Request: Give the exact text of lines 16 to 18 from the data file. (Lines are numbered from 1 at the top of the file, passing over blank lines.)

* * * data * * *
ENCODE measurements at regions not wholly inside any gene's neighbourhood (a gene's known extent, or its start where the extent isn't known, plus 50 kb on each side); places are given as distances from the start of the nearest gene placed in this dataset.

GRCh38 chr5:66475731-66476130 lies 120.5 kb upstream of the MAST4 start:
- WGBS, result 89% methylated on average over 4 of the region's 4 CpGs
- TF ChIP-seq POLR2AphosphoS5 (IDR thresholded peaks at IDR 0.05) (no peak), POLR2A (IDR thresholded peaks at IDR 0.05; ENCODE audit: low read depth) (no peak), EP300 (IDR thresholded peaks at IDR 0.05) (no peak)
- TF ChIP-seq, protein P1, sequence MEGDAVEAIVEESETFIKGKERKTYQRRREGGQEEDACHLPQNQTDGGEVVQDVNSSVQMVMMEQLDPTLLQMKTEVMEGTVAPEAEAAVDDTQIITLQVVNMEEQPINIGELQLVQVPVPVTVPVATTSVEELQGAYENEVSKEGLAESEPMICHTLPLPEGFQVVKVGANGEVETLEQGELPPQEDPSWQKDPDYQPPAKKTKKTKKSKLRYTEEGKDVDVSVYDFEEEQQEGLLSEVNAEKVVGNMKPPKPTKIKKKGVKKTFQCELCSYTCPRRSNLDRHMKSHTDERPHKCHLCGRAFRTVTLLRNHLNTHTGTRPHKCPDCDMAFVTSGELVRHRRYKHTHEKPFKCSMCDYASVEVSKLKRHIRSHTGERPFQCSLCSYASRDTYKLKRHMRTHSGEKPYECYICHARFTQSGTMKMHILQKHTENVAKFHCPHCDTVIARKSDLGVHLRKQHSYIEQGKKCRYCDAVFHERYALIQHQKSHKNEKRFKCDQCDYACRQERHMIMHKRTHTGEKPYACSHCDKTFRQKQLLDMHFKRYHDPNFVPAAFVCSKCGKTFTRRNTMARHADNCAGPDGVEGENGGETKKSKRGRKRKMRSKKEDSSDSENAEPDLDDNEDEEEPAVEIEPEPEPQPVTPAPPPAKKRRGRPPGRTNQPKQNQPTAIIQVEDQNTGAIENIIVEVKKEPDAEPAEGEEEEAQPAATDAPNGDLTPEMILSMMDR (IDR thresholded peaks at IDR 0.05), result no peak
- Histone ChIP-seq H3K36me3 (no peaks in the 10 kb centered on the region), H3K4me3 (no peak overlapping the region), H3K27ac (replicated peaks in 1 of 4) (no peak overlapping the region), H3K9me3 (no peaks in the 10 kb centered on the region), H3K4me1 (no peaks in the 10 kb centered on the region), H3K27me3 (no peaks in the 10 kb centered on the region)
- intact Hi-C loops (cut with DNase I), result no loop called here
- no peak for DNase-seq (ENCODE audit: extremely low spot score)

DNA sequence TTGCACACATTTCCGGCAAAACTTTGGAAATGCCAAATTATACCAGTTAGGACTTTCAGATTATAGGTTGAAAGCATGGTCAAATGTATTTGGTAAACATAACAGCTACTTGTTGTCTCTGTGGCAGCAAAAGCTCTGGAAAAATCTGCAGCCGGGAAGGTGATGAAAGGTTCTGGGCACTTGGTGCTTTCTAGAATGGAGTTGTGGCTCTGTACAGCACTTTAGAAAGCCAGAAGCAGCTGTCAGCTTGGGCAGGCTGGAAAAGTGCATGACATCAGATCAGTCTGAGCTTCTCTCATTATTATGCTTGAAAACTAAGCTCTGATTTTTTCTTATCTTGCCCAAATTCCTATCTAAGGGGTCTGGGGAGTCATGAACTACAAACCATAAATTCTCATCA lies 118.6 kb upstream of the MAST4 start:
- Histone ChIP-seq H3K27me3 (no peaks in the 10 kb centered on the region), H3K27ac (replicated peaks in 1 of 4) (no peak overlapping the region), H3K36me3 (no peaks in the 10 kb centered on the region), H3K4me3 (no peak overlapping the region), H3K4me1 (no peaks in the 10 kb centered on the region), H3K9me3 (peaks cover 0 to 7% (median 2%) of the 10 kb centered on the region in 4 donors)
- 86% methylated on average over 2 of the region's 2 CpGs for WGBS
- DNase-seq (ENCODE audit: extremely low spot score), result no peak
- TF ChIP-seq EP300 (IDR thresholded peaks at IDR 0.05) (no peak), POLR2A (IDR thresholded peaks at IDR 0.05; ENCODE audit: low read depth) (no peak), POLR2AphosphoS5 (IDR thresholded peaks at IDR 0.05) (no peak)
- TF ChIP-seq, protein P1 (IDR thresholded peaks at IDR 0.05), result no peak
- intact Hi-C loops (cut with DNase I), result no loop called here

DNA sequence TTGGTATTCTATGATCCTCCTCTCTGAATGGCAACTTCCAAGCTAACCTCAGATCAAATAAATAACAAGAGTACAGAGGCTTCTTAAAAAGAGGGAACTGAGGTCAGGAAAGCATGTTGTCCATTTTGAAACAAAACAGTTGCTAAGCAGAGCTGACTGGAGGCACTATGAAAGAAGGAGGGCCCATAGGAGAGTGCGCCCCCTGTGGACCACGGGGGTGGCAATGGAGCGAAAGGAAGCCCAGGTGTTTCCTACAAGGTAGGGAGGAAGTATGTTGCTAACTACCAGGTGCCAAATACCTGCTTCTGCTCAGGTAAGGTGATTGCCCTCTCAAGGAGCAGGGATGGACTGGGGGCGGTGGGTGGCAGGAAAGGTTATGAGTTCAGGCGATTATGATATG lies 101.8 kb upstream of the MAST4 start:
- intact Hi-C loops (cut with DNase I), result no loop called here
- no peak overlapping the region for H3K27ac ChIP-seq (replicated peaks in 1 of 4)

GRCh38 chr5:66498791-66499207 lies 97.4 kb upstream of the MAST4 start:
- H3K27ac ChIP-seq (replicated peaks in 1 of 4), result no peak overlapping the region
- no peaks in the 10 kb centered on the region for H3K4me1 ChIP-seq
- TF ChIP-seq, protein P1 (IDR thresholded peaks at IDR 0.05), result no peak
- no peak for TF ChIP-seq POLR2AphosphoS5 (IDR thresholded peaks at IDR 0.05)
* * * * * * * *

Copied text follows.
DNA sequence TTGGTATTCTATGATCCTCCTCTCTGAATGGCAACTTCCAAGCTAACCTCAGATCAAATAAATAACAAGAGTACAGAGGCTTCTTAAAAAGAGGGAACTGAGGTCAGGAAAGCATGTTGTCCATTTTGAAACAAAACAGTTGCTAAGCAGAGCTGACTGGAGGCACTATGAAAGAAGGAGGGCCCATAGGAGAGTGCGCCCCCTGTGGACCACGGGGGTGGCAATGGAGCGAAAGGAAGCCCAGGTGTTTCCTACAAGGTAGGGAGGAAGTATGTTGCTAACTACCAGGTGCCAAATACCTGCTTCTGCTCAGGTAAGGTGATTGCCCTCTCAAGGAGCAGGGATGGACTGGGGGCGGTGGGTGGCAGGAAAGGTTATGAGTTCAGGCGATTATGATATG lies 101.8 kb upstream of the MAST4 start:
- intact Hi-C loops (cut with DNase I), result no loop called here
- no peak overlapping the region for H3K27ac ChIP-seq (replicated peaks in 1 of 4)